Written by Lisa Doyle
This lecture by Professor Gunnar Seelentag took place on 17 October 2018. In what was quite an information-heavy presentation, Professor Seelentag informed us of his objective to understand the emergence and development of political institutions in seventh and sixth centuries BC, and the role the dynamics of competitive behaviour played in the process. His approach to this topic was to employ the socio-political model of cartel formation, in the hope that this model will explain various manifestations of institutionalisation in different fields.
He began with a description of the necessary building blocks needed for cartel formation, drawing on the theories of G. Simmel in describing decision-making situations where several participants influence each other and where competition is a means to make social connections. Seelentag argued that the socio-political environment of polis was home to such conditions. I would suggest, however, that this theory is applicable not only to the archaic polis, but indeed to many other civilisations and cities throughout antiquity.
Next, he explained the main traits of cartel-formation in Archaic Greece. Firstly, Seelentag made a point of emphasising the socio-political mobility of the time. However, when he moved on to clarify the criteria for inclusion into the cartel, things got a bit confusing. In an effort to explain these specific criteria, he claimed that they were fluid and subject to change. This gave off the impression that there were indeed no set criteria at all. This problem was also reflected in his description of the appropriate size of the cartel. His explanation was thus; when an individual is successful in entering into a cartel, he wants to secure his position in the group and close the circle after himself in order to limit the size of the cartel. But, in order for the cartel to maintain a competitive stance, it needs to be large, with the right amount of members. From my perspective, one part of this statement negates the other.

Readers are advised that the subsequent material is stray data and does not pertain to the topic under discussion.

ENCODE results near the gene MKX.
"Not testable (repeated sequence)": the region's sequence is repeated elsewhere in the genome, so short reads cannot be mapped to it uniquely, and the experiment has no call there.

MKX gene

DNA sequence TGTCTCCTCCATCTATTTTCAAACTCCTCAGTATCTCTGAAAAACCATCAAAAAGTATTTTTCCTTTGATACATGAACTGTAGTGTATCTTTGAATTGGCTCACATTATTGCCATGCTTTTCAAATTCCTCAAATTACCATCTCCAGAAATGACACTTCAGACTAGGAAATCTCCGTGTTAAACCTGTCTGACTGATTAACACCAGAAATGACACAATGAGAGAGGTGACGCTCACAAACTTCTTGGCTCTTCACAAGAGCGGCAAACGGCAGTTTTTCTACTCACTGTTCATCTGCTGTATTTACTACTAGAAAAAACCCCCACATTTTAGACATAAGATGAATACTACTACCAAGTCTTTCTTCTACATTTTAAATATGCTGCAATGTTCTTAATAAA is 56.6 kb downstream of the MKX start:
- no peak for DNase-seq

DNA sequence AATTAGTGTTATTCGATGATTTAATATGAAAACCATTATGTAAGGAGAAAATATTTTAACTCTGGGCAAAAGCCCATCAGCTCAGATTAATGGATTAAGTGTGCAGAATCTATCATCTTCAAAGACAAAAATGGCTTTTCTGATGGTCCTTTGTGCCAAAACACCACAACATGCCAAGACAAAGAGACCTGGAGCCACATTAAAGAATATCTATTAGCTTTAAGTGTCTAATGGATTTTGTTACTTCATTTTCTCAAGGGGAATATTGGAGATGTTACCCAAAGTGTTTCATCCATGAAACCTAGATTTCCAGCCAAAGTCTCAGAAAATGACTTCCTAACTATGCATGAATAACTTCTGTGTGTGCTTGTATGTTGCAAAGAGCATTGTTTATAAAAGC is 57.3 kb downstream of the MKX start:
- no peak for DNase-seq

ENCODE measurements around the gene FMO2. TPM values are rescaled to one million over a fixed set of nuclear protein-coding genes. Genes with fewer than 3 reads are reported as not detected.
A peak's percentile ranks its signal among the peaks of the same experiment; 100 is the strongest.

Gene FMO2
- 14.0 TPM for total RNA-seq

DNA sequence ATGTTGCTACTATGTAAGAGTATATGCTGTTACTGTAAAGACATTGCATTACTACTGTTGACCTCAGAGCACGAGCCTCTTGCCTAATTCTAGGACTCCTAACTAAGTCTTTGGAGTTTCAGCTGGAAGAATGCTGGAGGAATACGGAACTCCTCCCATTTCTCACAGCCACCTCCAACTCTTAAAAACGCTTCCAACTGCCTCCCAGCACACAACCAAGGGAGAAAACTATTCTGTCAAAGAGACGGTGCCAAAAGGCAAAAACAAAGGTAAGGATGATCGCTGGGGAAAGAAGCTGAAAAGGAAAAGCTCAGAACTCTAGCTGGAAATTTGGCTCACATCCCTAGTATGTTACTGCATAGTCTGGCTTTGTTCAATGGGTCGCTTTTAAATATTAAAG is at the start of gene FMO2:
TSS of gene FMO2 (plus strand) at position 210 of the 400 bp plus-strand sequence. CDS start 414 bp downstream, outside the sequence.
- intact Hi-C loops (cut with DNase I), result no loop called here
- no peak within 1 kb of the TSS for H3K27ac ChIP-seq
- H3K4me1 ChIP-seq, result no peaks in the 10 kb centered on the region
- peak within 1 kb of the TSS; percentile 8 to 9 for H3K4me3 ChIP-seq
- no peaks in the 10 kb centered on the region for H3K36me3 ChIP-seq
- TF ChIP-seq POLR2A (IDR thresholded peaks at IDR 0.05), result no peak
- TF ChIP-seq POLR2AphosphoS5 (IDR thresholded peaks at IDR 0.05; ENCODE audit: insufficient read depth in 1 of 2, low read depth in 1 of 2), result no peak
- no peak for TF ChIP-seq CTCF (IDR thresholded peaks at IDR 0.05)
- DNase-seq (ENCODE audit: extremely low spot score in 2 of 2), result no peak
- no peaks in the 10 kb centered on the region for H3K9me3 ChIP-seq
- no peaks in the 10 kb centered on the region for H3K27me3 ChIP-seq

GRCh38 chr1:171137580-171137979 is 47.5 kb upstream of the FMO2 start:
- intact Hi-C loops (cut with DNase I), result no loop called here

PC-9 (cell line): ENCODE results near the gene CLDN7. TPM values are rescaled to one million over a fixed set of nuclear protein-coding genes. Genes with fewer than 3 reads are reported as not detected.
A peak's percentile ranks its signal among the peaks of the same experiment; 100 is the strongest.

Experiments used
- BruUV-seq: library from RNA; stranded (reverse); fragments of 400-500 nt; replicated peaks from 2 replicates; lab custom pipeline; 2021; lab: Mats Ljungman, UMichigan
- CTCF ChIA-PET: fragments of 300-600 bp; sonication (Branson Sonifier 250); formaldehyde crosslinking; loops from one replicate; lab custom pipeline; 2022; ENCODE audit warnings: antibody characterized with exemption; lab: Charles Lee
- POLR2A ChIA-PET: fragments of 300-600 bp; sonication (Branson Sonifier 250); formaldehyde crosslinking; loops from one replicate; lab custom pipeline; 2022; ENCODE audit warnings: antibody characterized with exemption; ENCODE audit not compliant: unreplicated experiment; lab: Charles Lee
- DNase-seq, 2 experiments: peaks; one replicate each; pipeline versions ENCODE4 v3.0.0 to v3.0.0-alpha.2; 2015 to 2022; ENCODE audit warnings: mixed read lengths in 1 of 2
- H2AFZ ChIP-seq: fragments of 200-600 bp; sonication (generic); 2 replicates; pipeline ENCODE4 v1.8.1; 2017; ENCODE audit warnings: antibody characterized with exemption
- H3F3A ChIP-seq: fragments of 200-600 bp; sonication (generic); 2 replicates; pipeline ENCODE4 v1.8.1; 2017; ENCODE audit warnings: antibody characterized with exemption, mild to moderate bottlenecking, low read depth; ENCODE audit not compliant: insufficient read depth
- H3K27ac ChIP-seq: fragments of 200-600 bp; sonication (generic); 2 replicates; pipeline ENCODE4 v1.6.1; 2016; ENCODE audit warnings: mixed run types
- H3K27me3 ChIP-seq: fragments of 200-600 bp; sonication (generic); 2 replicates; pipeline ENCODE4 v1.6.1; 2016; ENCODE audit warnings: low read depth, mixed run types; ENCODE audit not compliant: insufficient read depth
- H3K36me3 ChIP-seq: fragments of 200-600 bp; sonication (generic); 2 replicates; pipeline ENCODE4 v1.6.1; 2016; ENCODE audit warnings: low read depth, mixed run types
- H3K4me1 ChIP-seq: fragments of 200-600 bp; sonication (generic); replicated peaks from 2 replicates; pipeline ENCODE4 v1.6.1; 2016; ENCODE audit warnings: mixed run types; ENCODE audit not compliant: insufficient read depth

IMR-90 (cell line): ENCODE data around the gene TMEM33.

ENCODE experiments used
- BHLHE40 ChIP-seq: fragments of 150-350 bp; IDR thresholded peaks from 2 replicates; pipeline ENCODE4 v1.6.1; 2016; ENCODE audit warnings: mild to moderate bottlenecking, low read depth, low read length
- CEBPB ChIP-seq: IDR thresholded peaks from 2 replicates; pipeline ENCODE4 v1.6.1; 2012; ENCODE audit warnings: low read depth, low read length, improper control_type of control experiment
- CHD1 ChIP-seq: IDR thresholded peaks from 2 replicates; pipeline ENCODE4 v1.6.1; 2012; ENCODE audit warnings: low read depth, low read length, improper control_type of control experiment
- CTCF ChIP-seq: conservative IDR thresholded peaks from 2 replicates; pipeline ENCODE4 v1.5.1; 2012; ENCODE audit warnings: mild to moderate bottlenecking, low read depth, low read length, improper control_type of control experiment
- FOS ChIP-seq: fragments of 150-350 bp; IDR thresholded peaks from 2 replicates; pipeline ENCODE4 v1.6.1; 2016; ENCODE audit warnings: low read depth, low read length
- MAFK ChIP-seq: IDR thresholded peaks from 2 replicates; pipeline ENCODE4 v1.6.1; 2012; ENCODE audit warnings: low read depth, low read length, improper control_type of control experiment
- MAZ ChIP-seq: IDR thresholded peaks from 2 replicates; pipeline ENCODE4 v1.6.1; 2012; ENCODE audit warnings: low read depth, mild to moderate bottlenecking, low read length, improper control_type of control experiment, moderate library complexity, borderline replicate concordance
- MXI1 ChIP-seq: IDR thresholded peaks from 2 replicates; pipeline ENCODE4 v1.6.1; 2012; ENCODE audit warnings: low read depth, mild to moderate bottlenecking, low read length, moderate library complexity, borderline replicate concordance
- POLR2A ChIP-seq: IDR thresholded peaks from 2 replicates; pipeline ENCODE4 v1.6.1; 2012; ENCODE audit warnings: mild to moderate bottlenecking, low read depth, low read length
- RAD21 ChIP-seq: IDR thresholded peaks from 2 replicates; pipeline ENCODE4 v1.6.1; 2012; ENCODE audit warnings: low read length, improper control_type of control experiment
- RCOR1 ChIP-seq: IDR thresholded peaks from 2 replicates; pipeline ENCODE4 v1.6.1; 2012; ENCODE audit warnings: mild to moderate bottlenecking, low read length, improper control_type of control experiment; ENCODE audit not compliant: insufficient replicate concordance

As he proceeded with his description of the traits of cartel formation, the primary sources Seelentag utilized seemed, at times, a bit random. His evidence ranged from Homer to Herodotus, Theognis to the Tomb of Megas. Although these examples seemed to illustrate his points, I feel there could have been more structure in how he chose to present his evidence. As his objective with this subject is to write a book, perhaps that will be a good opportunity to do so. For the purposes of this research seminar, however, the presentation was a little confusing.
As the discussion progressed from cartel formation, through to the structural instability of the cartel, and finishing with the signs for cartel co-operation, one came away with the impression that his theory may certainly be applicable to the poleis of Archaic Greece, but that it is not unique to Archaic Greece. Perhaps, in his development of this research, Prof. Seelentag will establish a more secure correlation with the archaic polis.
Image: View from Philopappos Hill in Athens — Acropolis of Athens